Price breakouts are great for people who happened to be in the stock early and think it is due for a breakout. However, for a more active trader the breakout is the sign to buy the stock. The gains might be less overall, but it requires less upfront risk. A stock already moving presents a great opportunity. Obviously, you need to be a trader that knows what to do, but it can avoid the risk of a false signal if you buy before the breakout.
The Relative Strength Index (RSI) has a chart with a top and a bottom range that is labeled overbought and oversold, respectively. The top range starts at 70 and the bottom range is 30 and below. The oversold and overbought labels are a bit misleading, because going from the “normal” middle band to one of the extremes means that the price could break out in that direction. It could be a false break over the range lines, but it could also signal rapid movement of the price in the direction of the RSI.
This is where the common explanations of the RSI indicators fail. Overbought and oversold are not accurate descriptions for the ranges. If the RSI continues posting higher numbers as it crosses the 70 or lower crossing the 30, then the existing trend could move rapidly for one last move. The trend can even be sustainable if the RSI cools off while the price stays flat.
On the other hand false signals can telegraph a reversal in the trend. If the RSI goes above 70 then goes lower and even breaks below the 70 line, then it is a strong sign that the uptrend is over and larger downtrend is in the works. This could just be the stock cooling off and consolidating its gains or it could be an overall change in the long-term direction of the stock.
The MACD chart has two lines, a slow and fast one, and a histogram. When the fast line crosses the slow line it can be a sign of a change in the prevailing trend. It depends on the general force of the trend whether you would call it a breakout. Fast and steep price action is usually what it takes for it to count as a breakout.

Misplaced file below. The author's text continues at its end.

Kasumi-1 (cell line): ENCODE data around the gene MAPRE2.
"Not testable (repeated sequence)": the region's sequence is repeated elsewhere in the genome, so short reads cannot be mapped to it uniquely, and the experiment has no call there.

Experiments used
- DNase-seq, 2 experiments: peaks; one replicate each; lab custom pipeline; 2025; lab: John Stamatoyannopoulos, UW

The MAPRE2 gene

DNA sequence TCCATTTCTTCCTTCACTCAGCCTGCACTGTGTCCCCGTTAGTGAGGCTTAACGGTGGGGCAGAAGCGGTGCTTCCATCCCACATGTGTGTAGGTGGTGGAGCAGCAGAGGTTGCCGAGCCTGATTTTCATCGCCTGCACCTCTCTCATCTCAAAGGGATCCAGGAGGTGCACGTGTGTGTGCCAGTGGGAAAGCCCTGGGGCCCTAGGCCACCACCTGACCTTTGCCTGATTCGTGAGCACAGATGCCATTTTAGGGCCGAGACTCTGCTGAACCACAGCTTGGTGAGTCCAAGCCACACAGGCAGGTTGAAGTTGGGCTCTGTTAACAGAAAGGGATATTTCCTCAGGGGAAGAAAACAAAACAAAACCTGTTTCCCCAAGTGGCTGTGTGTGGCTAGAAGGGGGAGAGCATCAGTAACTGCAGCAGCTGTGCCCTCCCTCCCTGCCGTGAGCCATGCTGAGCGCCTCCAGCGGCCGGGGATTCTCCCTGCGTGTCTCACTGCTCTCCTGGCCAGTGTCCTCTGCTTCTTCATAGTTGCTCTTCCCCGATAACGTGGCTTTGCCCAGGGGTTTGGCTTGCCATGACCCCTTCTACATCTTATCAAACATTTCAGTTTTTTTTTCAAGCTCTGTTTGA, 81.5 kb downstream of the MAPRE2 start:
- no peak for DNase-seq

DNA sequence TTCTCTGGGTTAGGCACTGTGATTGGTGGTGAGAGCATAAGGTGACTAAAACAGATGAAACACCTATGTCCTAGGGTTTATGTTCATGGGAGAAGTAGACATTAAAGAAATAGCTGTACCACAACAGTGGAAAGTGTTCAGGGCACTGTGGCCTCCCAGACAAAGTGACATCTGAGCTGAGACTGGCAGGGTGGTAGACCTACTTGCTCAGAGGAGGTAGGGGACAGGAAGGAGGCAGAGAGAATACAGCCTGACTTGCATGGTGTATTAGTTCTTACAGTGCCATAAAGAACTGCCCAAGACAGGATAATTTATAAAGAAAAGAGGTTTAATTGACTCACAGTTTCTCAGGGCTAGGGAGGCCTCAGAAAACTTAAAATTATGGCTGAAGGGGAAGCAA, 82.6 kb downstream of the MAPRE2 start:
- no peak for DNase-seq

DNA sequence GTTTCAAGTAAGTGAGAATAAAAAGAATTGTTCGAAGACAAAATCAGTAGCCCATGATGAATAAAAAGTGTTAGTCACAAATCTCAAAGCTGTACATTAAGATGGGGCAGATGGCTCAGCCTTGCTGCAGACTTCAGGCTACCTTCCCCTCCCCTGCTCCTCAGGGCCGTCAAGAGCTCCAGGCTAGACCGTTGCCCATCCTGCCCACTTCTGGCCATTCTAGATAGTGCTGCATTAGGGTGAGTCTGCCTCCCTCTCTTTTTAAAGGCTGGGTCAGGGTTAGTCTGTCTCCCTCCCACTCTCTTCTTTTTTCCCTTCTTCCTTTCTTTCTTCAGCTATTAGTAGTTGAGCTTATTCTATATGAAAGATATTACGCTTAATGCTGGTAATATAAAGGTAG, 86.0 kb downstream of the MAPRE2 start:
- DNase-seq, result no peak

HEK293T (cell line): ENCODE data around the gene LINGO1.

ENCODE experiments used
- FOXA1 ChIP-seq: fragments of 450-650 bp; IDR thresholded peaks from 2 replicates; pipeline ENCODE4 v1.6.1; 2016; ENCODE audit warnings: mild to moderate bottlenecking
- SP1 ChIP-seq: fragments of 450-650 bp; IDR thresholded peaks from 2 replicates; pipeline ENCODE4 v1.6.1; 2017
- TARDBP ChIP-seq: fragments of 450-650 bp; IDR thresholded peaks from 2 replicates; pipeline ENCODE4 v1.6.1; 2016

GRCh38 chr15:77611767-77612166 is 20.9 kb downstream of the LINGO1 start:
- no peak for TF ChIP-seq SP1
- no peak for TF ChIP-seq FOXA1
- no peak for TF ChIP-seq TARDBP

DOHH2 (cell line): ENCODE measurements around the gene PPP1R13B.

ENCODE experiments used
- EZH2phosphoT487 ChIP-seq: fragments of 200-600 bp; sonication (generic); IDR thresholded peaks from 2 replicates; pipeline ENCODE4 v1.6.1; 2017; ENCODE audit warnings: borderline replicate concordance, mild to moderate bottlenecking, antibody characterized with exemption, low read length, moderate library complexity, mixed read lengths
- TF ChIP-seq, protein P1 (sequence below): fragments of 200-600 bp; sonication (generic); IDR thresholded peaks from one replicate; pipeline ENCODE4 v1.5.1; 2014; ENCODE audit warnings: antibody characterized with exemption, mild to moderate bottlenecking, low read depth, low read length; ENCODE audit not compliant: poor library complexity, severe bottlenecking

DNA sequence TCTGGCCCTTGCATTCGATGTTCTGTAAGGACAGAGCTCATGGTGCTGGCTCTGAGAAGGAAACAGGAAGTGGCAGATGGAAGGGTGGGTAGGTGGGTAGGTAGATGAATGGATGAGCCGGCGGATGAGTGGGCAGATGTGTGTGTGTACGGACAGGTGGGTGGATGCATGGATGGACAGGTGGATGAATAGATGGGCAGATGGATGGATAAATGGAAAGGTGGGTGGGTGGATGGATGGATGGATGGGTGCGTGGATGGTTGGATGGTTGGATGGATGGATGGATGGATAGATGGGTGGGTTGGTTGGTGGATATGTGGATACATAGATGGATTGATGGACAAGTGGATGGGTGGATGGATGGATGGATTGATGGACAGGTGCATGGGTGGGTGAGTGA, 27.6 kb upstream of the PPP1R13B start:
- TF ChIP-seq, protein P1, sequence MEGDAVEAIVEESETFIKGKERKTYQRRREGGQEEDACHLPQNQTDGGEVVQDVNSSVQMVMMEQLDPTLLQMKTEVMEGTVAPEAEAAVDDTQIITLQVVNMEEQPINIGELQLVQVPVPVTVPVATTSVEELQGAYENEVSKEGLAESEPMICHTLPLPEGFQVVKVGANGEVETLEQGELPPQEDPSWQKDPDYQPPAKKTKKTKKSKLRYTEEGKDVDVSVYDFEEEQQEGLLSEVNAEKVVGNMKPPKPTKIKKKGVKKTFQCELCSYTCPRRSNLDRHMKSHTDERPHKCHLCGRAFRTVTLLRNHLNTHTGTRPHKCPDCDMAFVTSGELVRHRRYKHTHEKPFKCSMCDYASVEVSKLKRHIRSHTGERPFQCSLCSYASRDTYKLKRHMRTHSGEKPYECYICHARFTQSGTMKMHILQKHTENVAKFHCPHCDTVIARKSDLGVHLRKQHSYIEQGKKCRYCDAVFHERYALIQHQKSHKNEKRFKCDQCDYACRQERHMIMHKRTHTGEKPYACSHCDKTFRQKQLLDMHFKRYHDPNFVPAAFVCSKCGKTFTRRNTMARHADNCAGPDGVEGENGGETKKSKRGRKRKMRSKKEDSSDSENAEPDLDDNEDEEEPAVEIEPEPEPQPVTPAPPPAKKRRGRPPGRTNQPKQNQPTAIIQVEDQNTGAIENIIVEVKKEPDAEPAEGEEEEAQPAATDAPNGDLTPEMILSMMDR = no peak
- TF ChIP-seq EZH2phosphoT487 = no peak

The MACD is a good indicator, but should usually be coupled with others like the RSI in order to give the clearest signals. False signals are very common and not all MACD crosses are breakouts. The MACD is a good measure of momentum, not primarily the trend, so using more directional indicators can create a powerful combination.
One of the things to look out for is for an MACD divergence, which is what occurs when the price moves one way but the MACD moves another such as a price high but the MACD makes a lower high. That indicates that the trend may be near its end. You can use divergences to spot false signals even if the histogram makes a cross. It is not impossible to have it peak across the center line only to head back. That indicates fidelity to the larger trend that is at play with the recent movement in the opposite direction a small correction as opposed to a full reversal.
Highs and Lows
Breakouts also occur when a stock enters completely new territory or at least a price range that it has not been in a while. This is not on a scale of weeks but years. Three years, five years, and maybe even ten years are valid chart ranges. A horizontal line is drawn from either the highest close or the highest point on the chart. You can use either the absolute high or the highest close, or open.
On a candlestick chart you can be sure that a close or open for a bar will be firmer than the tip of the wick. The reason is that the wicks can just be outliers that do not have a ton of volume behind them. Since the candles on this scale would be daily candles you do need to account for outliers.
The horizontal line that is drawn is the line that the price needs to break to see a breakout. There would not really be any meaningful resistance beyond that line. As long as there is momentum the stock could keep rising. There would be no brick wall of investors who want to sell their shares.
Obviously there will always be people locking their gains in, but these will be at specific price levels not chart levels. The psychological resistances of 10s or 100s become more important. There is no line on the chart that could reasonably be looked at by investors or traders. Everything at that point is subjective. This situation also arises for all-time highs, because stocks generally start low, though there are times when a stock has never gone below a certain level since its gone public.
It is acceptable to only focus on the last few years and not the largest timescale. The principles still stand, though for stocks that tend to be popular as current or former long-term holds can have investors ready to exit at various price levels as the stock retreads price levels it has not seen in a long time.
Breakouts are fantastic to trade before they occur, but there are many false breakouts. Trading a breakout as soon as it happens cuts your returns, but gives a quicker trade. The problem with aiming for a breakout is that you can get bogged down in a stock if it is choppy for a bit longer than you expected. You might be right eventually, but it could take a while.